The Imperial Tombs of the Ming and Qing Dynasties is a world heritage site comprising 14 imperial tombs in eastern and northeastern China.
- See also: Imperial China
Added to the list in 2000, the site has been expanded to its current extent in 2004. The tombs on the list are from the last two dynasties of imperial China, the Ming (1368–1644) and Qing (1644-1912), after which China became a republic. In addition to the tombs listed here, there are many more imperial tombs around China.
The burial chamber of a Chinese imperial tomb is known as the "underground palace" (地宫 dìgōng), as it is built to resemble a palace, and filled with what the emperor could possibly want in the afterlife.
- 1 Xianling Tomb (明显陵). Tomb of Zhu Youyuan, a Ming Dynasty prince who was the fourth son of Emperor Chenghua, and father of Emperor Jiajing. He was posthumously honored as an emperor after his son ascended the throne.
Beijing and HebeiEdit
- 2 Eastern Qing Tombs (清东陵). The burial location of 5 emperors of the Qing Dynasty. Among the tombs here is Jingling (景陵), the tomb of Emperor Kangxi, the second emperor of the Qing Dynasty after the Manchu conquest of China. He is the longest reigning emperor in Chinese history, having reigned for 61 years, and is widely regarded to one of China's greatest emperors. With the exception of Xiaoling (孝陵), the tomb of Emperor Shunzhi, the first Qing emperor to rule over China, most of the tombs have been looted over the years, and four have their burial chambers open to public: Yuling (裕陵), the tomb of Emperor Qianlong, the longest living emperor in Chinese history, the tomb of Empress Dowager Cixi, who rendered two emperors puppets while she held actual power towards the end of the Qing Dynasty, as well as the tombs of Imperial Noble Consort Chunhui and Rong Fei, two concubines of Emperor Qianlong. Rong Fei was an ethnic Uyghur who is believed by most historians to be the historical concubine who inspired the legend of the Fragrant Concubine. The burial chamber of Emperor Qianlong's tomb is known for the intricate Buddhist carvings on its walls.
- 3 Jingtailing (景泰陵) (Jinshan, Haidian, Beijing). Tomb of the Jingtai Emperor, the seventh emperor of the Ming Dynasty. He ascended his throne after his elder half brother, the Zhengtong Emperor, was taken prisoner while fighting a war with the Mongols. He was subsequently deposed in a military coup after his half brother was released by the Mongols, and buried as a prince after he died. He was posthumously reinstated as an emperor during the reign of the Chenghua Emperor, and his tomb was upgraded to reflect this status.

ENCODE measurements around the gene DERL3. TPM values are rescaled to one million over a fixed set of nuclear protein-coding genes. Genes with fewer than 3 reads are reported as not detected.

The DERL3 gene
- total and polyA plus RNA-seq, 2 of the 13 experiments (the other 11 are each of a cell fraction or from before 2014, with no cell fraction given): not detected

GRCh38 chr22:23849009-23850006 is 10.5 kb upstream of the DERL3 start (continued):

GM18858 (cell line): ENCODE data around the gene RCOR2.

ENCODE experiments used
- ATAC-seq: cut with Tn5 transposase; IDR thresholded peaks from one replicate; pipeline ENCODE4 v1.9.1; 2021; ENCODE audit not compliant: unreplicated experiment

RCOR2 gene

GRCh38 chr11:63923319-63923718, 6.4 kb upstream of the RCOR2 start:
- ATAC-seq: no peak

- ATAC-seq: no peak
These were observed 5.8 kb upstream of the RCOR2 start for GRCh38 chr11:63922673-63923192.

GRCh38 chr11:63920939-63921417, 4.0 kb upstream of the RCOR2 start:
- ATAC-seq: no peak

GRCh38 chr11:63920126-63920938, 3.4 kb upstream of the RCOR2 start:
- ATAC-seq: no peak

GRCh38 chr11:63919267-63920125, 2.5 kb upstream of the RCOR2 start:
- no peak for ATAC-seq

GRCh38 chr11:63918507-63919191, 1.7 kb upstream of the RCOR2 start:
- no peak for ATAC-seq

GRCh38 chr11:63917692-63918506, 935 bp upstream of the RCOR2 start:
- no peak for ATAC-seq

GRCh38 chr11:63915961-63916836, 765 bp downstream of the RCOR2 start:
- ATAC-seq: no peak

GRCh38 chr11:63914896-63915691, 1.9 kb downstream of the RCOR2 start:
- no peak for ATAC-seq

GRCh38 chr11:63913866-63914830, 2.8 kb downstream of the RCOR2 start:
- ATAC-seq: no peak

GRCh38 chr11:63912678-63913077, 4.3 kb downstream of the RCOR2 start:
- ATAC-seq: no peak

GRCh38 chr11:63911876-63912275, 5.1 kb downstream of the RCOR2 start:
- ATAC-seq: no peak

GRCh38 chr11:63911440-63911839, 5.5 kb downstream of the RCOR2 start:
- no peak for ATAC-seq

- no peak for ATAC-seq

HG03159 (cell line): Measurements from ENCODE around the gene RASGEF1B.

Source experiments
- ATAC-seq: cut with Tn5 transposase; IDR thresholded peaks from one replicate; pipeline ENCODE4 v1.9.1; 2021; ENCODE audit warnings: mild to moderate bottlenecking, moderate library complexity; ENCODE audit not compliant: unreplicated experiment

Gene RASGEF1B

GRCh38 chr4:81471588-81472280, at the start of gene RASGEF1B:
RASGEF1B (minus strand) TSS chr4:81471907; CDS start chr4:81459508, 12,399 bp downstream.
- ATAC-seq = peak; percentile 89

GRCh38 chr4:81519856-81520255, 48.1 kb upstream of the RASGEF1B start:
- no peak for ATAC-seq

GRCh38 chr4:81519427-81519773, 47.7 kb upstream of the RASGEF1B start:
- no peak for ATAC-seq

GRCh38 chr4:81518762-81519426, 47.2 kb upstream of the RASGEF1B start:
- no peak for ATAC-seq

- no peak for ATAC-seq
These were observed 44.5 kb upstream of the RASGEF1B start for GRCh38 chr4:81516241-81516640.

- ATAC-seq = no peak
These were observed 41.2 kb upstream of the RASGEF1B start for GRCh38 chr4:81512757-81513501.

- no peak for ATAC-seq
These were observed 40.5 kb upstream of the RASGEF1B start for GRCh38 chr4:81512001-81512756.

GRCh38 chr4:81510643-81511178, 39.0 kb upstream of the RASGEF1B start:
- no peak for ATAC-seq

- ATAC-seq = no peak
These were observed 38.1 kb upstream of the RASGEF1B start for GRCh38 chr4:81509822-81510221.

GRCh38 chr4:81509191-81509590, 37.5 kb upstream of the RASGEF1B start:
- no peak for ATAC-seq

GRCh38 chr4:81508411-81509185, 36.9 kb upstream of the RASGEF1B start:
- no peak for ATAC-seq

- 4 Western Qing Tombs (清西陵). The burial location of 4 emperors of the Qing Dynasty. The largest of them is Tailing (泰陵), the tomb of Emperor Yongzheng, the third Qing emperor to rule over China, and known for his tyrannical yet competent rule. Chongling (崇陵), the tomb of Emperor Guangxu, the second last emperor of the Qing Dynasty, was looted in 1938, and its burial chamber is now open to the public. Puyi, the last emperor of China, also known as Emperor Xuantong, is buried in a private commercial cemetery behind Chongling, though his grave does not differ much from regular modern graves.
- 5 Thirteen Ming Tombs (明十三陵). The burial location of 13 of the 16 Ming Dynasty emperors. The largest, most impressive and best preserved of them is Changling (长陵), the tomb of Emperor Yongle, the third emperor of the Ming Dynasty. The burial chamber of Dingling (定陵), the tomb of Emperor Wanli, is the only one to have been excavated and is open to the public for viewing. Many artifects were not properly stored and deteriorated significantly after the excavation, and it was overall regarded as a disaster, leading to the Chinese government adopting the current policy of not permitting the excavation of ancient tombs except for rescue purposes.
- 6 Ming Xiaoling Tomb (明孝陵). Tomb of Zhu Yuanzhang, also known as Emperor Hongwu, the founder of the Ming Dynasty. Located next to the tomb of Sun Yat-sen, the founding president of the Republic of China
- 7 Tomb of Chang Yuchun.
- 8 Tomb of Qiu Cheng.
- 9 Tomb of Wu Liang.
- 10 Tomb of Wu Zhen.
- 11 Tomb of Xu Da.
- 12 Tomb of Li Wenzhong.
The Qing Dynasty had its capital in Mukden (modern-day Shenyang) prior to its conquest of the Han Chinese heartland, and its earliest imperial tombs are located in the vicinity. Following their conquest of China, the imperial tombs were built in what is modern-day Hebei.
- 13 Yongling Tomb of the Qing Dynasty (清永陵) (Fushun). Tomb honoring the ancestors of Nurhaci, the founding emperor of the Later Jin Dynasty (later to be renamed the Qing Dynasty).
- 14 Fuling Tomb of the Qing Dynasty (清福陵) (Shenyang). Tomb of Nurhaci, the who united all the Jurchen tribes and became the founding emperor of the Later Jin Dynasty, which would be renamed the Qing Dynasty after his death. While he did not rule over the Han Chinese heartland, he laid the initial foundations that would allow for the Qing conquest of China under his grandson.
- 15 Zhaoling Tomb of the Qing Dynasty (清昭陵) (Shenyang). Tomb of Hong Taiji, the second emperor of the Later Jin Dynasty, who would change its name to the Qing Dynasty, and change the name of his ethnic group from Jurchen to Manchu. While he did not rule over the Han Chinese heartland, he consolidated the empire that his father founded, which would eventually pave the way for the Qing conquest of China under his son.